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The Lively Poll A Tale of the North Sea   By: (1825-1894)

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The Lively Poll, by R.M. Ballantyne.

The scene opens with one of the many North Sea fishing fleets at work on its grounds. One of the boats is commanded by a man who is called the Admiral of the fleet. He commands the other boats as to when and where they are to start working with their trawl nets, for if such control were not imposed there would be chaos, with a hundred or more boats crossing each other's paths and consequently entangling their nets.

After a night's fishing the fish are gutted, filleted, and boxed. A steam vessel approaches, and takes their catches, so that they can be landed at the nearest fishing port, such as Yarmouth and Gorleston, and rushed to London and other great cities, to be fresh on tables the following day.

But there is another type of vessel that trades with the "Lively Poll" and other ships of that fishing fleet the Dutch "coper", bringing goods to trade for fish, including tobacco and schnapps, for the Demon Drink is the ruination of many a good man. That is what this book is really all about, the ruination of some men, and the salvation of others, for even out at sea there are missionaries working to try and save souls.




Manx Bradley was an admiral "admiral of the fleet" though it must be admitted that his personal appearance did not suggest a position so exalted.

With rough pilot coat and sou' wester, scarred and tarred hands, easy, rolling gait, and boots from heel to hip, with inch thick soles, like those of a dramatic buccaneer, he bore as little resemblance to the popular idea of a lace coated, brass buttoned, cock hatted admiral as a sea urchin bears to a cockle shell. Nevertheless Manx was a real admiral as real as Nelson, and much harder worked.

His fleet of nearly two hundred fishing smacks lay bobbing about one fine autumn evening on the North Sea. The vessels cruised round each other, out and in, hither and thither, in all positions, now on this tack, now on that, bowsprits pointing north, south, east, and west, as if without purpose, or engaged in a nautical game of "touch." Nevertheless all eyes were bent earnestly on the admiral's vessel, for it was literally the "flagship," being distinguishable only by a small flag attached to its fore stay.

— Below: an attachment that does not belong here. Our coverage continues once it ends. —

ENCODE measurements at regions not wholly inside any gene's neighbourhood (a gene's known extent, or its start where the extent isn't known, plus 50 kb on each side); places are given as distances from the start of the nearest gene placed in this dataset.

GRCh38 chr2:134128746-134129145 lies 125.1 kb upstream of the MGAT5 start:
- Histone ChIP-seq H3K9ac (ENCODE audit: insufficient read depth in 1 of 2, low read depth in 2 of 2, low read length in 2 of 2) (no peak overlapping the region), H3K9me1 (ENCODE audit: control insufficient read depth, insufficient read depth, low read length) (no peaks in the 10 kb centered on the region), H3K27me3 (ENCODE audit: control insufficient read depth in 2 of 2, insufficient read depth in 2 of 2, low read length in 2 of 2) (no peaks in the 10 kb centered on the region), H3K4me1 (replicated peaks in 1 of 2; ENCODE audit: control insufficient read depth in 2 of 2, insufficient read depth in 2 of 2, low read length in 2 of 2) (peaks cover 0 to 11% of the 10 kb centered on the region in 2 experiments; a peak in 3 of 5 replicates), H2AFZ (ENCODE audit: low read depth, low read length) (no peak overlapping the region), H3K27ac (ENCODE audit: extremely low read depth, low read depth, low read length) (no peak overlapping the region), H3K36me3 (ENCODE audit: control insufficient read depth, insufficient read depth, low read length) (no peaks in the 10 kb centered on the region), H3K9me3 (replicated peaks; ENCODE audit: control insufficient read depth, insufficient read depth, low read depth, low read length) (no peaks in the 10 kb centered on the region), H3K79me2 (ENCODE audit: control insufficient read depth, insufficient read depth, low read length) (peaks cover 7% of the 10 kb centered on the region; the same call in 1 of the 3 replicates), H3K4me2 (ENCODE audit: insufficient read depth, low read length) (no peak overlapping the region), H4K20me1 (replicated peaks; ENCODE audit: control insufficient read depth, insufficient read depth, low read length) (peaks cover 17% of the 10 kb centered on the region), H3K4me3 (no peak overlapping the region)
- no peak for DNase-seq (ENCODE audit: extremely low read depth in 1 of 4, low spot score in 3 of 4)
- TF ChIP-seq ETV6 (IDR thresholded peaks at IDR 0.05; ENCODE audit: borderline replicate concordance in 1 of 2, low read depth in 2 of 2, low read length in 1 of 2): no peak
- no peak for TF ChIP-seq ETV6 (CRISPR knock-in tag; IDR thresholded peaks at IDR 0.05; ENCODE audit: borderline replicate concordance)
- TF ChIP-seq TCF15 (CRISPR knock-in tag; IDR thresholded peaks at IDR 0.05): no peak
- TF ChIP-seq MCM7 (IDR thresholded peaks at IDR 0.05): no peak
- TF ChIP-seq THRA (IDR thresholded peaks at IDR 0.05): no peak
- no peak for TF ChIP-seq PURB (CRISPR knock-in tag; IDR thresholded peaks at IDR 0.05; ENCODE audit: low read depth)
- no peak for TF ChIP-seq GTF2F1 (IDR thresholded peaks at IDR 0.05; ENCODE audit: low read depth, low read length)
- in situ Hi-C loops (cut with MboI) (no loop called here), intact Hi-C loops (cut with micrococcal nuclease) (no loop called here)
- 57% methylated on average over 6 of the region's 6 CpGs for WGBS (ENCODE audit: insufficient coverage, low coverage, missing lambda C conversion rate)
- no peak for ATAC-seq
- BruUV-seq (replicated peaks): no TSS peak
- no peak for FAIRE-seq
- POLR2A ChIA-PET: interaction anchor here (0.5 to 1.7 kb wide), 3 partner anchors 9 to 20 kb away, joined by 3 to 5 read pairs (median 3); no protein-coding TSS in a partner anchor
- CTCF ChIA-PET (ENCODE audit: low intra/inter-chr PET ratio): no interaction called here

The fleet was hovering, awaiting orders from the admiral. A fine smart "fishing breeze" was blowing. The setting sun sparkled on the wave crests; thin fleecy clouds streaked the sky; everything gave promise of a satisfactory night, and a good haul of fish in the morning.

With the quiet air of an amiable despot Manx nodded his venerable head. Up went the signal, and in a few minutes the fleet was reduced to order. Every smack swept round into position, and, bending over on the same tack, they all rushed like a shoal of startled minnows, away in the same direction the direction signalled by the admiral. Another signal from our venerable despot sent between one and two hundred trawl nets down to the bottom of the sea, nets that were strong enough to haul up tons of fish, and rocks, and wreckage, and rubbish, with fifty feet beams, like young masts, with iron enough in bands and chains to sink them, and so arranged that the beams were raised a few feet off the ground, thus keeping the mouths of the great nets open, while cables many fathoms in length held the gears to their respective vessels.

So the North Sea Fishermen began the night's work the Nancy , the Coquette , the Rattler , the Truant , the Faith , the Playfellow , the Cherub , and all the rest of them. Of course, although the breeze was fresh, they went along slowly, because of the ponderous tails that they had to draw.

Do you ask, reader, why all this order? why this despotic admiral, and all this unity of action? why not "every man for himself"? Let me reply by asking you to think for a moment... Continue reading book >>

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